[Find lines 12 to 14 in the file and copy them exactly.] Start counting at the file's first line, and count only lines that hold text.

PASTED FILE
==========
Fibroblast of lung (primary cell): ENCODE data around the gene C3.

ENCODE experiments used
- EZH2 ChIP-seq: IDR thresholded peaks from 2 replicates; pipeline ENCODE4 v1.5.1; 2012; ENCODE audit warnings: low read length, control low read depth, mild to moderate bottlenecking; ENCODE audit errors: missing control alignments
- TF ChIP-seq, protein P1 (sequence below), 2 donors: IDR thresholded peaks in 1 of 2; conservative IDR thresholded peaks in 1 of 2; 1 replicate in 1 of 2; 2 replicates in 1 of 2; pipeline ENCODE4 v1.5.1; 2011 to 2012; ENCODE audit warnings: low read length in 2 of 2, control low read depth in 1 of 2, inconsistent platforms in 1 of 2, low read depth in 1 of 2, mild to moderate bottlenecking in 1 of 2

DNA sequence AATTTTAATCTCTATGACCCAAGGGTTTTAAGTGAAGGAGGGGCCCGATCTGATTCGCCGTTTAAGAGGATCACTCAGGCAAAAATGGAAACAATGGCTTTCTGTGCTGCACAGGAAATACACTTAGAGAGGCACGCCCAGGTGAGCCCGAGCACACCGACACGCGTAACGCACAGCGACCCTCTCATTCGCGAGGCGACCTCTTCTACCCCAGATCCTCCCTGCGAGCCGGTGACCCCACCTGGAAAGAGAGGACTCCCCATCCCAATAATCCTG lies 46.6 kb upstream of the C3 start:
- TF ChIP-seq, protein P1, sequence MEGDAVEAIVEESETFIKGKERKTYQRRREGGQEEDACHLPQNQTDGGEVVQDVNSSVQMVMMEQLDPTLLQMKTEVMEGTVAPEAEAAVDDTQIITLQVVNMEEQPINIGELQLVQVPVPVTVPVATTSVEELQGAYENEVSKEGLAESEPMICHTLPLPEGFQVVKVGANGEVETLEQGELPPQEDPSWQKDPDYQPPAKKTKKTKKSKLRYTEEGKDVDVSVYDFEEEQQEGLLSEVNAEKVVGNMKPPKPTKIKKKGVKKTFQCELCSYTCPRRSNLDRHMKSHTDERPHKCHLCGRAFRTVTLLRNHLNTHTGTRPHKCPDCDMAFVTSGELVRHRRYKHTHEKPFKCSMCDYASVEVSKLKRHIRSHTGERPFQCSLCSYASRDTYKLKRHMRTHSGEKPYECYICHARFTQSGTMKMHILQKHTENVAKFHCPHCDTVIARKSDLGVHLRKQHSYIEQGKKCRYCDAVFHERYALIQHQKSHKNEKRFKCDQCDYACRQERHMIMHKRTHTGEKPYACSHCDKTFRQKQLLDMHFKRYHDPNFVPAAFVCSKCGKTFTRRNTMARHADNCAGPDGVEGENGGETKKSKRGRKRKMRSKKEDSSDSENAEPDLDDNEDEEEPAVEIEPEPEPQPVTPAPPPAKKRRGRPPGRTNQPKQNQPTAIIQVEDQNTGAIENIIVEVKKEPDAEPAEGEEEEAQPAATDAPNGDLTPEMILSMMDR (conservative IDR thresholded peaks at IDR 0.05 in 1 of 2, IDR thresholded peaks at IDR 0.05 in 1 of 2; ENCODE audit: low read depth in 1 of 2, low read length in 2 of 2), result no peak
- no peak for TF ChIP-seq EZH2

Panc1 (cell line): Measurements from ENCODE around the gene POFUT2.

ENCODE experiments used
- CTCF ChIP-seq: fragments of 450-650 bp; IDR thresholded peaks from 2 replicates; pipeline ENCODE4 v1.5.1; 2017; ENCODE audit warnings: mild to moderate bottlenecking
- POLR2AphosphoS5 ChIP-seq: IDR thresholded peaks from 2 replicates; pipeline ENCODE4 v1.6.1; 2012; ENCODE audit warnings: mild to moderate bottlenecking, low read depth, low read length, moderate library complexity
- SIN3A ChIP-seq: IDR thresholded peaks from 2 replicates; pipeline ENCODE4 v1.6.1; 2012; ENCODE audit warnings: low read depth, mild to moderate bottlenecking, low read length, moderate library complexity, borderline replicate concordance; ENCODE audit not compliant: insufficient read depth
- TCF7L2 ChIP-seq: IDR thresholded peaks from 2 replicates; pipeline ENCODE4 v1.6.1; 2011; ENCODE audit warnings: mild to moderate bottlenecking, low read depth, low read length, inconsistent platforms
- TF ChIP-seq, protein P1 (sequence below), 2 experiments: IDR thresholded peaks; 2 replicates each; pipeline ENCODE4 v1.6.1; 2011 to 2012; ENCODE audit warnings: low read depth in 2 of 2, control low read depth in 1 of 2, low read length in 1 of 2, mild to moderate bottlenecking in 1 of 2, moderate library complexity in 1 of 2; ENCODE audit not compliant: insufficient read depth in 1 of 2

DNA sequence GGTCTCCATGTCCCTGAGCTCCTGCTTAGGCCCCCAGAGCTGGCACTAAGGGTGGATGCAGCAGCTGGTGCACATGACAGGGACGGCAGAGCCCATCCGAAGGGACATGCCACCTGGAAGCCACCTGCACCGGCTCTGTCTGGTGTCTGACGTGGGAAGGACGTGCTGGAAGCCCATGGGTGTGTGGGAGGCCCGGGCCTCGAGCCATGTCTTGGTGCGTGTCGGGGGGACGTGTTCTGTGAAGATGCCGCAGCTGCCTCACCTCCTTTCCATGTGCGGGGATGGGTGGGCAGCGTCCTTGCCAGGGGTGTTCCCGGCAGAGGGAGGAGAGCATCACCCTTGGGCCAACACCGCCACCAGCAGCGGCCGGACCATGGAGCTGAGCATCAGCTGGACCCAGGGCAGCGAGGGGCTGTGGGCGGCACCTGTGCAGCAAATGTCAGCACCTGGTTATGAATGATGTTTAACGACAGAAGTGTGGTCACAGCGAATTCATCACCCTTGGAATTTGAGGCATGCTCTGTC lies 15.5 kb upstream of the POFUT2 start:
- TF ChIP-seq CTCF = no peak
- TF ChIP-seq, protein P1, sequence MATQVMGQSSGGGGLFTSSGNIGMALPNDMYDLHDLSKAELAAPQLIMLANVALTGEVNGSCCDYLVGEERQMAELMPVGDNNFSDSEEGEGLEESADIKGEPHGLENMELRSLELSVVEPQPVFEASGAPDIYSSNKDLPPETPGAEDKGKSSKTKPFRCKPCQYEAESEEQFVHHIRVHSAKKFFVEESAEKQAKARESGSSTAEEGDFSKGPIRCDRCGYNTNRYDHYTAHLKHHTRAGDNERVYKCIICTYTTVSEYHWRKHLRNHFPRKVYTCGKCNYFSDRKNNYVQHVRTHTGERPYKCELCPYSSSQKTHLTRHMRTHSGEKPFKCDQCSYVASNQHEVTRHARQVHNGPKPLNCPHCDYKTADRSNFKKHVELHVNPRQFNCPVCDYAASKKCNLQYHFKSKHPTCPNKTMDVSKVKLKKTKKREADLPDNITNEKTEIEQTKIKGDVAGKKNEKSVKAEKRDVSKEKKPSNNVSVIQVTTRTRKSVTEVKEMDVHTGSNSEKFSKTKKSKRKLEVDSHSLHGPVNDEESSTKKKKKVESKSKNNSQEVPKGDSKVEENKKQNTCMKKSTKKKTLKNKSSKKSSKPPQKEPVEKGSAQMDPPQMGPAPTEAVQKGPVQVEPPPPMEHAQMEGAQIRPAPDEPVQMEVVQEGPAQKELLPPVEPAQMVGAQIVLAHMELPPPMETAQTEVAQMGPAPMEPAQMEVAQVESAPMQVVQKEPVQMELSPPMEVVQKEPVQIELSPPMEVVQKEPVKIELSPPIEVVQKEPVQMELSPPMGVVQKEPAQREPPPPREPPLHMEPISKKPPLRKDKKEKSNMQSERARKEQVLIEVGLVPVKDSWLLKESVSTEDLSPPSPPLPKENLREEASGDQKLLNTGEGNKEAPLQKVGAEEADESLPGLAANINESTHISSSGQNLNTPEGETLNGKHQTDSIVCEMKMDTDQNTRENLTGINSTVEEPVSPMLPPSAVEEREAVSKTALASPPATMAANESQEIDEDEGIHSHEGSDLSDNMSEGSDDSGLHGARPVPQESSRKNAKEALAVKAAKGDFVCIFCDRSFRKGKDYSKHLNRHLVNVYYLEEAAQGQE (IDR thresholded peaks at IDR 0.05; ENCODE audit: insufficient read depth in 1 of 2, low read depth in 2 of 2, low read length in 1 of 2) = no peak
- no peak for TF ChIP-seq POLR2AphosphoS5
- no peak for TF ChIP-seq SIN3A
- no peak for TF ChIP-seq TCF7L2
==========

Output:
- SIN3A ChIP-seq: IDR thresholded peaks from 2 replicates; pipeline ENCODE4 v1.6.1; 2012; ENCODE audit warnings: low read depth, mild to moderate bottlenecking, low read length, moderate library complexity, borderline replicate concordance; ENCODE audit not compliant: insufficient read depth
- TCF7L2 ChIP-seq: IDR thresholded peaks from 2 replicates; pipeline ENCODE4 v1.6.1; 2011; ENCODE audit warnings: mild to moderate bottlenecking, low read depth, low read length, inconsistent platforms
- TF ChIP-seq, protein P1 (sequence below), 2 experiments: IDR thresholded peaks; 2 replicates each; pipeline ENCODE4 v1.6.1; 2011 to 2012; ENCODE audit warnings: low read depth in 2 of 2, control low read depth in 1 of 2, low read length in 1 of 2, mild to moderate bottlenecking in 1 of 2, moderate library complexity in 1 of 2; ENCODE audit not compliant: insufficient read depth in 1 of 2